[Technically, the New York Knicks have the second-worst record, after the New Jersey Nets, in the Atlantic Division. But since I'm from Cleveland, I consider both New York-area teams to be under the same evil umbrella . . . for acting like their abysmal organizations have a chance to steal our superstar.]
Again, though, their offense is something to watch . . . whatever it is.
All awe aside, the one thing I was thinking when I was watching them was: The Warriors wanted Zydrunas Ilgauskas (in the Stephen Jackson trade)??? Z would be lagging at least four possessions behind these guys at all times. That doesn't make any sense . . . not that you'd expect any from Golden State's front office.
Since this team just can't work. I spent a lot of time window-shopping. And not just Monta Ellis. I was moving on to things like, "Wow, Anthony Morrow has a deadly shot. Maybe we could put together a nice package with Coby Karl as the centerpiece . . . and that's it. Just surround him with cash."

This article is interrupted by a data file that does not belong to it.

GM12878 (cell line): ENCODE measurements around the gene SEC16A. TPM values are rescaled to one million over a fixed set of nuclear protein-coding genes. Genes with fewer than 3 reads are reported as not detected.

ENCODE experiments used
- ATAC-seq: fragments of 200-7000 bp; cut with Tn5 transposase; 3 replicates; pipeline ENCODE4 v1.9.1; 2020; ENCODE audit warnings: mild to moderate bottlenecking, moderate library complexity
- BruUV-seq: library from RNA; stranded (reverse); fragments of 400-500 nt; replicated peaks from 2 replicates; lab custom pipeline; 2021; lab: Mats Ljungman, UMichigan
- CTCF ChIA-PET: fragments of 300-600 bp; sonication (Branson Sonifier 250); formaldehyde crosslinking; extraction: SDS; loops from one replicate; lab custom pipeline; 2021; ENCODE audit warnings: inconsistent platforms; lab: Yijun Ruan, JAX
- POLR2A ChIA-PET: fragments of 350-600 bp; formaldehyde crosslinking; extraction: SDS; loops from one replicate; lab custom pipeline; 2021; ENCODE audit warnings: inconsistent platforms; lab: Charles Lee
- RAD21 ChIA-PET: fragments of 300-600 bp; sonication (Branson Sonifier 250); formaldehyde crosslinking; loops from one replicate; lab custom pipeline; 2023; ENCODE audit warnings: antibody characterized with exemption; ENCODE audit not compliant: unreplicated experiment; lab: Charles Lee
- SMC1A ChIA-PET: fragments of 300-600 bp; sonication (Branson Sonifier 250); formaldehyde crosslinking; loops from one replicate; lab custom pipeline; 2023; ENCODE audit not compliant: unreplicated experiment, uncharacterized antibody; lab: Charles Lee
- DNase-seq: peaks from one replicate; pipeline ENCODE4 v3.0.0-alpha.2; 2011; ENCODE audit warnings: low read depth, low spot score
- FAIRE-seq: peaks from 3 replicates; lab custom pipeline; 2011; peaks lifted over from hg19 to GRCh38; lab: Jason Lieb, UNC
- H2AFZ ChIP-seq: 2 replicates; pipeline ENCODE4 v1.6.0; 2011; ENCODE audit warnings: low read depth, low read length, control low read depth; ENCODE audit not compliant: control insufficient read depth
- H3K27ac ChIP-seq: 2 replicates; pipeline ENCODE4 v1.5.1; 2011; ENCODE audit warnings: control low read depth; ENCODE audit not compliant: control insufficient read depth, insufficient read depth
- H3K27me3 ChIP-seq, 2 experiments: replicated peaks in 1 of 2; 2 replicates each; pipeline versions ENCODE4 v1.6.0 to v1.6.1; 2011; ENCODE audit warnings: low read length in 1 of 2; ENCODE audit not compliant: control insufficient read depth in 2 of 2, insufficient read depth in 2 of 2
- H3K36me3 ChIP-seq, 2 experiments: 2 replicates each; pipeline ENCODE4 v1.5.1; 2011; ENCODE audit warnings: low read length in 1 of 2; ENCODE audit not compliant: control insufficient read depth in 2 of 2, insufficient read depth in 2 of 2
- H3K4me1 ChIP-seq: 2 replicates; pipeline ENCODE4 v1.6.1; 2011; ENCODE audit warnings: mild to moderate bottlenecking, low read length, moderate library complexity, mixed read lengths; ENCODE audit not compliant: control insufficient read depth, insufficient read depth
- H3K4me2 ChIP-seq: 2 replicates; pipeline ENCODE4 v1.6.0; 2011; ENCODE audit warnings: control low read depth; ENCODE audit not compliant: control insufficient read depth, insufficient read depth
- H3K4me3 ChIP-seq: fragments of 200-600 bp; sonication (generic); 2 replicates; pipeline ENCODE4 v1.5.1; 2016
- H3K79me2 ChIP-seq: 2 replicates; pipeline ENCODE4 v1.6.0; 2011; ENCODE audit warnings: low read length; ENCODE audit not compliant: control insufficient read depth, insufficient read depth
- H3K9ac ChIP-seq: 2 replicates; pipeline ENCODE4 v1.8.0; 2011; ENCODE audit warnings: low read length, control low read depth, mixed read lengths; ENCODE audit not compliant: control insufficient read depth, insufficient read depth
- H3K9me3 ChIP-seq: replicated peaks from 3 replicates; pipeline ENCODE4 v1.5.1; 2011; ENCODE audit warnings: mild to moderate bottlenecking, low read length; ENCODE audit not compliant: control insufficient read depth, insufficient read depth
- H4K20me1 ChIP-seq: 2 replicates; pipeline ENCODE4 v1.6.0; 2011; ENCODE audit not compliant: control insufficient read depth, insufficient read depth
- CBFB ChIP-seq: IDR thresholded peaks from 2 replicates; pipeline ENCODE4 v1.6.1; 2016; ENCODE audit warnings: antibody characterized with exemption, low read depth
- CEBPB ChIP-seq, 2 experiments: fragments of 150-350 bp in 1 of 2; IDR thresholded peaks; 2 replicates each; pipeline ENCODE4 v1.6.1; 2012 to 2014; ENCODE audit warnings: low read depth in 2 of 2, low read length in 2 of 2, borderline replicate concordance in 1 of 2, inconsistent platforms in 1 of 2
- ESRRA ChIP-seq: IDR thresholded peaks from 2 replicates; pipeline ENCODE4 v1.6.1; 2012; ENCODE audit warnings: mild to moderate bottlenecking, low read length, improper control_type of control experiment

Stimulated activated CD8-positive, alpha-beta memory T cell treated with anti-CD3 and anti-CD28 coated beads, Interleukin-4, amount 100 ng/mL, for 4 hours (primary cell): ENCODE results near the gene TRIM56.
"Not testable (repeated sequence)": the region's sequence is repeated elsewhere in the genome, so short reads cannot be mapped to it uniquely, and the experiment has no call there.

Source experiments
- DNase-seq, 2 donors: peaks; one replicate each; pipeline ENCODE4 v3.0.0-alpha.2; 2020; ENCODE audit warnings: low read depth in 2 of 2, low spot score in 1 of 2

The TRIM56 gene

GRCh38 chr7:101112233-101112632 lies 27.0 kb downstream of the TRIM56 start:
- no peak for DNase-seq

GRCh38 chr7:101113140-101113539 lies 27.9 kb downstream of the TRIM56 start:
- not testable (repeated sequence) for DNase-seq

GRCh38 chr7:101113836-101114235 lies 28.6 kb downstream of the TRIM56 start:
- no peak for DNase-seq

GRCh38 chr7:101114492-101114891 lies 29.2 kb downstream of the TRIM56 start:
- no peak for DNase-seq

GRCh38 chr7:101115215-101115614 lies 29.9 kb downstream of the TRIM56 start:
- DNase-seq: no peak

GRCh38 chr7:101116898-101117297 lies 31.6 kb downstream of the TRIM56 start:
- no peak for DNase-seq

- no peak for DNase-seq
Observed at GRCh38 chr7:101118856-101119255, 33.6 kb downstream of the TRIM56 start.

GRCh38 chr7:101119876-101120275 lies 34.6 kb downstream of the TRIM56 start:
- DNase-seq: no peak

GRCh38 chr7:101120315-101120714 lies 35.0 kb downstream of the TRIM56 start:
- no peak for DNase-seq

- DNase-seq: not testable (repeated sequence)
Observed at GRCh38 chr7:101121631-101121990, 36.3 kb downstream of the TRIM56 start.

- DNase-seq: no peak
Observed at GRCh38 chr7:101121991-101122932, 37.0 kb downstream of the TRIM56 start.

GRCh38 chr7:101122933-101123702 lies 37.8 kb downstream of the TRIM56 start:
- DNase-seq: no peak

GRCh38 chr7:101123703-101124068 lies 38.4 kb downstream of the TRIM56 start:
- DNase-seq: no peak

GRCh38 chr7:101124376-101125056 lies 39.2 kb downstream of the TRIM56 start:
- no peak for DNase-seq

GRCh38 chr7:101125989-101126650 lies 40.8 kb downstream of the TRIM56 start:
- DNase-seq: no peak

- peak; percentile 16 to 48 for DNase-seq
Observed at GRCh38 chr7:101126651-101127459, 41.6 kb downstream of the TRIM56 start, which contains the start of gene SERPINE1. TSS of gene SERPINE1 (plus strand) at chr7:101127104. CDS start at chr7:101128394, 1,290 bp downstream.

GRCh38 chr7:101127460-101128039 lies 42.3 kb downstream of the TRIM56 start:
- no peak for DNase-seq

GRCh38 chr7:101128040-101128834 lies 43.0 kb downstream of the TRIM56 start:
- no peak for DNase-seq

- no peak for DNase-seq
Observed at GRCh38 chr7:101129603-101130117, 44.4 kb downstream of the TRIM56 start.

As fun as it is to poke fun at the Warriors, I am fully aware that we have two professional sports teams in Cleveland that rival Golden State's level of dysfunction.
Back to the Cavaliers.
Even though Cleveland couldn't settle into a defensive rhythm . . . and became seduced into the Warriors' too-fast offense . . . there were some great things that came out of this game.
First and foremost, J.J. Hickson had his third straight career game. Literally. In each of the last three games, J.J. has posted a new career high in points.
On Tuesday night, he had 21 points on a perfect 9-of-9 shooting, with nine rebounds, a steal and a block. And his night could have even been bigger, if you can believe that.